Managing major urinary problems that do not respond to treatment

Managing major urinary problems that do not respond to treatment

If you have a major urinary problem (such as incontinence or a related worsening kidney problem) that cannot be managed with other treatments, your healthcare professional may offer you an operation called 'ileal conduit diversion' (also known as urostomy). This operation creates a new route for urine to pass from the body, avoiding the bladder. The tubes from the kidneys to the bladder (the ureters) are linked directly to the outside of your body, so the urine can be collected in a pouch without flowing into the bladder.

Your healthcare professional should discuss with you the option of having your bladder removed at the same time to help prevent problems with waste matter building up in the bladder.

Questions about the treatment

  • Why have you decided to offer me this particular type of treatment?

  • What are the pros and cons of having this treatment?

  • What will the treatment involve?

  • How will the treatment help me? What effect will it have on my symptoms and everyday life? What sort of improvements might I expect?

  • How long will it take to have an effect?

  • What other treatment options are available?

  • How long will I have to take the medication?

  • How often will I have to have bladder injections?

  • Are there any serious side effects or risks associated with this treatment?

  • What should I do if I get any side effects?

  • Are there any long-term effects of taking this treatment?

Possible complications related to your urinary problem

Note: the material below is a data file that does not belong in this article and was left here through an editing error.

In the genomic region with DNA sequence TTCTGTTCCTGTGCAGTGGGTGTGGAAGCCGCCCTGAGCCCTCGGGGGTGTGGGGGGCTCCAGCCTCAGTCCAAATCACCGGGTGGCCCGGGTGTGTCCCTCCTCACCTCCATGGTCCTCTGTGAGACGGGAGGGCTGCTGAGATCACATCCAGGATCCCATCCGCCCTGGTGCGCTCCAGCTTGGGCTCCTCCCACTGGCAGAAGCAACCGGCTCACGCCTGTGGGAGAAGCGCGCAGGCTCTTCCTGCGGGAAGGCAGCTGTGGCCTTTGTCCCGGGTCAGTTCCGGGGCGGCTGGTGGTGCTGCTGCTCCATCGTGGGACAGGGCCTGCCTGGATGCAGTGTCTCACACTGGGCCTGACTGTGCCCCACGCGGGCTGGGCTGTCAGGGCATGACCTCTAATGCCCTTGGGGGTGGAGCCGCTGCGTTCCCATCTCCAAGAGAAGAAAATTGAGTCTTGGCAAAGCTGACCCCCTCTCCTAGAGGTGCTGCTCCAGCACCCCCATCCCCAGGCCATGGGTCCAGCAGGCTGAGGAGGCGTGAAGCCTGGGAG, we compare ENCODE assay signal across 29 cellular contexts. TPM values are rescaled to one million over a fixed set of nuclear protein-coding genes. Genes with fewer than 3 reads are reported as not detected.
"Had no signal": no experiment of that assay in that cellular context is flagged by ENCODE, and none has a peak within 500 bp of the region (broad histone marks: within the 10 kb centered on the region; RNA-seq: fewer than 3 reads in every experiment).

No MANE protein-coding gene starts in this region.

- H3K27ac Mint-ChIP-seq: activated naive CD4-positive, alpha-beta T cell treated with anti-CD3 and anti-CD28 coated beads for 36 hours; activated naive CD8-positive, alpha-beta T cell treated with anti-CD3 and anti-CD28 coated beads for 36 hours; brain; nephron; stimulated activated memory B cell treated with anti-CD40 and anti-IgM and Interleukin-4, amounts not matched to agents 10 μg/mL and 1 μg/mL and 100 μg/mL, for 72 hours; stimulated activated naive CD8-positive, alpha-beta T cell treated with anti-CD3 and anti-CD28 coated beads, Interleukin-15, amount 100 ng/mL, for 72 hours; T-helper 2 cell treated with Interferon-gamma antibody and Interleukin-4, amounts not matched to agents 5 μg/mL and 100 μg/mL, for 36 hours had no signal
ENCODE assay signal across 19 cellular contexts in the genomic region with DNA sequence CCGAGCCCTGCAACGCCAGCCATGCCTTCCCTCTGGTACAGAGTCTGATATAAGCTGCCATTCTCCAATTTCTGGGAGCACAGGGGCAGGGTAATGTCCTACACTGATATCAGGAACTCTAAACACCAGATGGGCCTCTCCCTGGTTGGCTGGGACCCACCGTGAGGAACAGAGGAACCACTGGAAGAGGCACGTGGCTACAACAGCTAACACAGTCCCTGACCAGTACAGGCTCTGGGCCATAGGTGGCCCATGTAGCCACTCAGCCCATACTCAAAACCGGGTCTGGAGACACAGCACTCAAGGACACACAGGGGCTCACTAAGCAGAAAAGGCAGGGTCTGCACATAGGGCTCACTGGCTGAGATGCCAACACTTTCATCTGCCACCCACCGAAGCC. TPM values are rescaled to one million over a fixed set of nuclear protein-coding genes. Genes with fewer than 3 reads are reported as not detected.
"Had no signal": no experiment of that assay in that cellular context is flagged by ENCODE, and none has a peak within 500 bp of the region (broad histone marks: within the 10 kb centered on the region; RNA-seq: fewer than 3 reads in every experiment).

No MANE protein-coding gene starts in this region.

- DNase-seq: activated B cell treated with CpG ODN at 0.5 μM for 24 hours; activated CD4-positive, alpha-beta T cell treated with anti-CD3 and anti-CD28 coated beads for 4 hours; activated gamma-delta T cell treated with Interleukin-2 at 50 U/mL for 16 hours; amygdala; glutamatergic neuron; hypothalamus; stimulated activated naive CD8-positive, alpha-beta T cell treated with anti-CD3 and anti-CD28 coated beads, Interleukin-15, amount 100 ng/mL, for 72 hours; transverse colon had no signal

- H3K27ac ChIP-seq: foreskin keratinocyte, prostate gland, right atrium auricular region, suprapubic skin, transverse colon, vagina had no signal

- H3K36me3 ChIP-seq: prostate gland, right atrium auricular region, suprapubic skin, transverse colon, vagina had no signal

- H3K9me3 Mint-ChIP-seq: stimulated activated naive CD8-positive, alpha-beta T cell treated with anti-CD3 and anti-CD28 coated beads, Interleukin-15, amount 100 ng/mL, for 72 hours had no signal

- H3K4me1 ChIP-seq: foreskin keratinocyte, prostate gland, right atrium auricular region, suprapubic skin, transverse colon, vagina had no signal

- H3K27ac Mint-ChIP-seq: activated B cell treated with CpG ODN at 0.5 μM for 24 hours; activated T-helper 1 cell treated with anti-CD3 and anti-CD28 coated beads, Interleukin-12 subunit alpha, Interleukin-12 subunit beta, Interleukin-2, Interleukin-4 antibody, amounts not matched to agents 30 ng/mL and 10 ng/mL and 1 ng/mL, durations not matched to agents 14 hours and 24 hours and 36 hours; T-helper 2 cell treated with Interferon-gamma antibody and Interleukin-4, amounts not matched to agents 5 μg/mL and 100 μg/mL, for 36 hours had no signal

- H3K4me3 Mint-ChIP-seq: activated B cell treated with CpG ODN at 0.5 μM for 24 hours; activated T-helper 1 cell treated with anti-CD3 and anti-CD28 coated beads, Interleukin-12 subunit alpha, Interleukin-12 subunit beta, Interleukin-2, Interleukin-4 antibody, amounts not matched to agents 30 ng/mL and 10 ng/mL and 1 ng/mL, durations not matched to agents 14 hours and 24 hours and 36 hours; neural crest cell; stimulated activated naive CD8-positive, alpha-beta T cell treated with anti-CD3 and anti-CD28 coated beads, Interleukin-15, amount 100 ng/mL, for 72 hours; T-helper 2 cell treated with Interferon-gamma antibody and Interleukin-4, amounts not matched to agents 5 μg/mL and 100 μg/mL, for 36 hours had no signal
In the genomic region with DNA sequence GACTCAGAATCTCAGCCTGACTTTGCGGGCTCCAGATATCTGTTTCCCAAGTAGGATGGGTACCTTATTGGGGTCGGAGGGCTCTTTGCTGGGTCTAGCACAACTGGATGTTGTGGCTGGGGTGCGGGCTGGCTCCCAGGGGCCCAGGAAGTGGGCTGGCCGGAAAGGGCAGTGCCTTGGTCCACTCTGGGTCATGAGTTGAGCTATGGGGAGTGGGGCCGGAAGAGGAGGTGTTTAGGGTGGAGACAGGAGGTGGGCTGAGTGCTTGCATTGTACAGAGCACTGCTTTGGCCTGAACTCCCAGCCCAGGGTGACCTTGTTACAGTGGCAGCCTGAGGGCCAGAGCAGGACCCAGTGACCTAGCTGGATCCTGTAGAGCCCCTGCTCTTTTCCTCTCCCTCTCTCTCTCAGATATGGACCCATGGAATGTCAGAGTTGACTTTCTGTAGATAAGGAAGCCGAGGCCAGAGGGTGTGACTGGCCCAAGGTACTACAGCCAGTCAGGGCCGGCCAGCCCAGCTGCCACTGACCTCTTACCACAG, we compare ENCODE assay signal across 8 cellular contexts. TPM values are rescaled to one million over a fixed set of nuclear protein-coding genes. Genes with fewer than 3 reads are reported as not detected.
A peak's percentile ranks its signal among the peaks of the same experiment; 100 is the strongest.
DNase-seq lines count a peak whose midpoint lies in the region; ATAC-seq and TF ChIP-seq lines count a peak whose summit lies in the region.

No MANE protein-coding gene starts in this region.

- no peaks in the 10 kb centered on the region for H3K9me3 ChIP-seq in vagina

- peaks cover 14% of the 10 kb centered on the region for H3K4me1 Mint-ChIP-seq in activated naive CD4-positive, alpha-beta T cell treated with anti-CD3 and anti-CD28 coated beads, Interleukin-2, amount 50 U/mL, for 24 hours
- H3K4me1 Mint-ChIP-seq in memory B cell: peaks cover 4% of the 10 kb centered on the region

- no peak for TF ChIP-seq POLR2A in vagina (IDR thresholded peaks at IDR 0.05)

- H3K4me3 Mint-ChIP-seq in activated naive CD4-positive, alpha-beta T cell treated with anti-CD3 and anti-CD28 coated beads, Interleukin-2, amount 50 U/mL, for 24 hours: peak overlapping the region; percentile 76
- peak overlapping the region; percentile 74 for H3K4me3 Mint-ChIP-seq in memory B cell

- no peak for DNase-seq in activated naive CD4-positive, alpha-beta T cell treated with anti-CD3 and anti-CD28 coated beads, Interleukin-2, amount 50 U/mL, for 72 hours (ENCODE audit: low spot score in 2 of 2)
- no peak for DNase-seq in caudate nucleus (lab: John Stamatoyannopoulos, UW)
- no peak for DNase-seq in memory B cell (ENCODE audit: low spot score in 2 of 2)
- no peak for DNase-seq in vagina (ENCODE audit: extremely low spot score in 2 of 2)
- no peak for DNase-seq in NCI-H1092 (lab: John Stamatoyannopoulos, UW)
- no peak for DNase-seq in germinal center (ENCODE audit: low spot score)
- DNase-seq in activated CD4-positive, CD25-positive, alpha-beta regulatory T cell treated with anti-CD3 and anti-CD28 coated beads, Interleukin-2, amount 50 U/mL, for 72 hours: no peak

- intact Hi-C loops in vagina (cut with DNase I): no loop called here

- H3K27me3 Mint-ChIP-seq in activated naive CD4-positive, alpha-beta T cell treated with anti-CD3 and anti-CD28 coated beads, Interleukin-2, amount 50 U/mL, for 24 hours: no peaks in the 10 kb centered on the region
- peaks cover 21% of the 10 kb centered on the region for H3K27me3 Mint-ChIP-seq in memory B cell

Your healthcare professionals should discuss with you and/or your family or carers that you may be at increased risk of the following problems. Your healthcare professional should tell you and your family or carers which symptoms to look out for and when to see a healthcare professional.

Kidney problems

Your healthcare professional should discuss with you the risk of kidney problems such as kidney stones, hydronephrosis and scarring, particularly if you have spina bifida or spinal cord injury. You should look out for symptoms such as loin pain, urinary infections or blood in your urine.

Your healthcare professional should discuss with you that people using urethral catheters may be at a higher risk of developing kidney problems than people whose bladder problems are managed in different ways.

If your healthcare professional suspects you have symptoms of a kidney problem, an imaging scan should be used to check your kidneys.

Bladder stones

Your healthcare professional should discuss with you the risk of bladder stones. You should look out for symptoms such as repeated urinary infections, repeated catheter blockages or blood in your urine.

Your healthcare professional should discuss with you that people using indwelling catheters have a higher occurrence of bladder stones compared with people whose bladder problems are managed in different ways.

If you have symptoms of bladder stones you should be referred for a procedure called cystoscopy, in which a thin telescope is passed along the urethra into the bladder. This allows the healthcare professional to view inside the bladder and check for the presence of stones.

Bladder cancer

Your healthcare professional should discuss with you the risk of bladder cancer, particularly in people who have had urinary problems for a long time or have other factors such as repeated urinary infections. You should look out for symptoms such as blood in your urine.

You should be referred for urgent urinary imaging scans and cytoscopy if you have blood visible in your urine or an increase in the number of urinary infections or other unexplained urinary symptoms that may need further investigation.

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